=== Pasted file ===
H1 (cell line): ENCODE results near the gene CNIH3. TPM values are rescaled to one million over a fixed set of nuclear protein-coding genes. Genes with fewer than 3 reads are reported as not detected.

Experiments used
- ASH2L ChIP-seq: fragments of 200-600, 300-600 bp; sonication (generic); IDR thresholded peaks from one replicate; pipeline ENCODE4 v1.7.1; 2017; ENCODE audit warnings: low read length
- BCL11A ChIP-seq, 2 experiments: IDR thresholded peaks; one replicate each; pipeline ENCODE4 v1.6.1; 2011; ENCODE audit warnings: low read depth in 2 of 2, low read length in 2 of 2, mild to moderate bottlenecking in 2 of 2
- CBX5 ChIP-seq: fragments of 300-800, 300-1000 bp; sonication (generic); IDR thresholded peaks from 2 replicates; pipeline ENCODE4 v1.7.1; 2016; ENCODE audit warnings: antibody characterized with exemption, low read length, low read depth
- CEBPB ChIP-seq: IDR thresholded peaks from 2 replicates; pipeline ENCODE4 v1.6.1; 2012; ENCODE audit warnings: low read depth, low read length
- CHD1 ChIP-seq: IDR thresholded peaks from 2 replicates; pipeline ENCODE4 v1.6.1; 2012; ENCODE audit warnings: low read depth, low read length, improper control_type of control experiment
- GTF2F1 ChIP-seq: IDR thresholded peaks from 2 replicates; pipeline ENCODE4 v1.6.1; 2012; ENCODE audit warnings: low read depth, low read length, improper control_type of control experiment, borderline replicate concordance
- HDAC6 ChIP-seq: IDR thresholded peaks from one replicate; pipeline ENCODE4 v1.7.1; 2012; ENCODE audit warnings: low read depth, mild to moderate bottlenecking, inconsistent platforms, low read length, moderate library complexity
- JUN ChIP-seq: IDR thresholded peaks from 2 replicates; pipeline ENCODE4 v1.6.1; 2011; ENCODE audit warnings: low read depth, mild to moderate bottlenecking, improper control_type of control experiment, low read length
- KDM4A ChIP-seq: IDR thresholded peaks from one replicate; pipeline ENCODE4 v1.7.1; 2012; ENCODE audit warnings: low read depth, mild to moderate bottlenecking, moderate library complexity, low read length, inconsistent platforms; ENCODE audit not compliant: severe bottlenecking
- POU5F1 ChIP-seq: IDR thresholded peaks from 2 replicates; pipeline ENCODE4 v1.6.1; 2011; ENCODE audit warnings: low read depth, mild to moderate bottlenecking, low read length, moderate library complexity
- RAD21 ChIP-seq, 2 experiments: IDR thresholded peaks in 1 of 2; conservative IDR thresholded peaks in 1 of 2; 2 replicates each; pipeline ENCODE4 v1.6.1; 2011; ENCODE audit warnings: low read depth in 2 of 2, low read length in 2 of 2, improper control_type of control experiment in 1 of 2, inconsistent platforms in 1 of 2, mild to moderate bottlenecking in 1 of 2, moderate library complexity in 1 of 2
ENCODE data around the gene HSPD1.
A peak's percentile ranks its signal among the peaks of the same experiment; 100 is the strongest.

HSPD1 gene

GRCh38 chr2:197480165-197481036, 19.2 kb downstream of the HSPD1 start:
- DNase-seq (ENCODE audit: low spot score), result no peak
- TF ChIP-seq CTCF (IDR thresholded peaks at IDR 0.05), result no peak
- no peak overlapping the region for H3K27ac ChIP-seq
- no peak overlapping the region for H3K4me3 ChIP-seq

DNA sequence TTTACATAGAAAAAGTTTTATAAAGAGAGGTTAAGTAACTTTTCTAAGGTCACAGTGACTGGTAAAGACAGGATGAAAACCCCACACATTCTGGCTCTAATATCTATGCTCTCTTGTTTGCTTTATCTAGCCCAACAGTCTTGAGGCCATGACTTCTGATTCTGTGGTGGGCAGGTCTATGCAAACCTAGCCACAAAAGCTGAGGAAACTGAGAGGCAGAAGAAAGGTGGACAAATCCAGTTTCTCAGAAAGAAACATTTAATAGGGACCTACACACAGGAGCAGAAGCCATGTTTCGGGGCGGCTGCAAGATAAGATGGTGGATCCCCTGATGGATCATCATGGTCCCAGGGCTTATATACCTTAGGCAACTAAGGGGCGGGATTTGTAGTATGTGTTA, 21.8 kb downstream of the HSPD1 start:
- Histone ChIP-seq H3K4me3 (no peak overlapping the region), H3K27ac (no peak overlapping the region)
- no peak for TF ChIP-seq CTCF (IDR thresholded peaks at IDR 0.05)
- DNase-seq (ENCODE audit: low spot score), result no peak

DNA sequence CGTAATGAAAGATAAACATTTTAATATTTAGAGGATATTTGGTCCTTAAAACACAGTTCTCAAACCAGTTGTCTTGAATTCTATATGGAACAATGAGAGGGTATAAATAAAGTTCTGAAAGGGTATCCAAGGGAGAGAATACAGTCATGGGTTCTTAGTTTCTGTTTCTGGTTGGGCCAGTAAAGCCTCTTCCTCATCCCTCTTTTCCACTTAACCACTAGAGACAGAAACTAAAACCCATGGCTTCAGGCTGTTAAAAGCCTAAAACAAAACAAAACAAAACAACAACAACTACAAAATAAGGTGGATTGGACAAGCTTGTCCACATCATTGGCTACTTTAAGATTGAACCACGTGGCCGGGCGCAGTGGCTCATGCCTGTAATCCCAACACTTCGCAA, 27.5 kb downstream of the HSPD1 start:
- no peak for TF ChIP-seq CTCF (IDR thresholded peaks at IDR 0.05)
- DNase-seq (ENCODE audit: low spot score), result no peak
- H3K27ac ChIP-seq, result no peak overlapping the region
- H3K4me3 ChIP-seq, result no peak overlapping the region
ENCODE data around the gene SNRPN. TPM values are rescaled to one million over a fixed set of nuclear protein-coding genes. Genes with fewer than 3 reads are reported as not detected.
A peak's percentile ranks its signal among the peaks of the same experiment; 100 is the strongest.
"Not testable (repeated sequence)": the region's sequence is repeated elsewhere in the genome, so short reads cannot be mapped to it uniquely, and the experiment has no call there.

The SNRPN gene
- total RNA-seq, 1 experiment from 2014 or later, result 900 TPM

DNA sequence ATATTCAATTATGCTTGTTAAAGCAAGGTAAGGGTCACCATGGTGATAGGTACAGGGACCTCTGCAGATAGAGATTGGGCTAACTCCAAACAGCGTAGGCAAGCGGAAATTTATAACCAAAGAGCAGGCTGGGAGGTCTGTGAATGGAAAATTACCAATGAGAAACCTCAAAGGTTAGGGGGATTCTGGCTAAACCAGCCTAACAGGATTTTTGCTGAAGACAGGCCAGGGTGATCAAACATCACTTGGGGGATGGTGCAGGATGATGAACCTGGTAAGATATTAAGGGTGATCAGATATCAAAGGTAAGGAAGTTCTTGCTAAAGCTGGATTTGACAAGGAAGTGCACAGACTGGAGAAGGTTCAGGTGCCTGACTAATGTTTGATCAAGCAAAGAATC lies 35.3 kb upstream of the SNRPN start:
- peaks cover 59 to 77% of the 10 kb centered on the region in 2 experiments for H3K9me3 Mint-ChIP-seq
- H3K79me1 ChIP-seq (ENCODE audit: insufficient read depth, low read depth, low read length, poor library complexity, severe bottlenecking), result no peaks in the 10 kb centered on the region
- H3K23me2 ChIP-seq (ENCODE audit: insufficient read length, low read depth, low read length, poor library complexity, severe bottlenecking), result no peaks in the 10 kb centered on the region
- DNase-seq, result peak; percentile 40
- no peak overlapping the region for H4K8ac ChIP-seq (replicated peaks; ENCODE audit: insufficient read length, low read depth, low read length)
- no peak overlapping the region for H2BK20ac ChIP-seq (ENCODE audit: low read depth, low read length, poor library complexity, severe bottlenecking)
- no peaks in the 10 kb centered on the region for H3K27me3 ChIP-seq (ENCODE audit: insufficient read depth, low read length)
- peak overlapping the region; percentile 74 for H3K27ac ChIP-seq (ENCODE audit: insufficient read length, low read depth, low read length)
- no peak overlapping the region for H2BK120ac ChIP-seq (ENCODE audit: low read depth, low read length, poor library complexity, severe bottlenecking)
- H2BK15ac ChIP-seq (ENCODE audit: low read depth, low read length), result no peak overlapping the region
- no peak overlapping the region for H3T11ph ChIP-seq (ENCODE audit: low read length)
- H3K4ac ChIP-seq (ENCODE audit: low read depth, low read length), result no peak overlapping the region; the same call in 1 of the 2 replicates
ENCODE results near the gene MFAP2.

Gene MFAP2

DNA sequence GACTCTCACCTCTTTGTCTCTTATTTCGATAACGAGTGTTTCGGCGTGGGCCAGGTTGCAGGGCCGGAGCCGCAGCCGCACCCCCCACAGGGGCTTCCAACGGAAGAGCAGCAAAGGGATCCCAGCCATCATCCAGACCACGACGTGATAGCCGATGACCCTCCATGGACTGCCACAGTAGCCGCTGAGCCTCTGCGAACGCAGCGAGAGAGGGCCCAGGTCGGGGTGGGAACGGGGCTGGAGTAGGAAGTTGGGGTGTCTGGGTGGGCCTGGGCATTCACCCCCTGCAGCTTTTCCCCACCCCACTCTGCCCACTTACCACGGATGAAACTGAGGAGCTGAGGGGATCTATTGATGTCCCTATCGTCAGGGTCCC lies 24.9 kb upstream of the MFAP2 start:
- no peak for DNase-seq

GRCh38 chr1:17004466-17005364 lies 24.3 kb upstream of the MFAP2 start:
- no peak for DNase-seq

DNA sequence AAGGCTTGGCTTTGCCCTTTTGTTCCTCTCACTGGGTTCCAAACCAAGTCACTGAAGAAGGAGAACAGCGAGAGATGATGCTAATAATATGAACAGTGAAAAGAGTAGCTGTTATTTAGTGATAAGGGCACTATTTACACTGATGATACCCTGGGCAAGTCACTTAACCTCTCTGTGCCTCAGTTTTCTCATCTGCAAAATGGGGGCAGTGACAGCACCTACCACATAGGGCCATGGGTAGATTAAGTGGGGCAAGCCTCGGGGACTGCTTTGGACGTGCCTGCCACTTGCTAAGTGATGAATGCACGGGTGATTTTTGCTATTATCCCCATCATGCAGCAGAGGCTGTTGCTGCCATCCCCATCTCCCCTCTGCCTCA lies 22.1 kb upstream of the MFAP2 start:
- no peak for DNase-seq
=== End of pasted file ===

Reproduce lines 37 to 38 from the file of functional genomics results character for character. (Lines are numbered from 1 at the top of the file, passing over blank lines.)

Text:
- peaks cover 59 to 77% of the 10 kb centered on the region in 2 experiments for H3K9me3 Mint-ChIP-seq
- H3K79me1 ChIP-seq (ENCODE audit: insufficient read depth, low read depth, low read length, poor library complexity, severe bottlenecking), result no peaks in the 10 kb centered on the region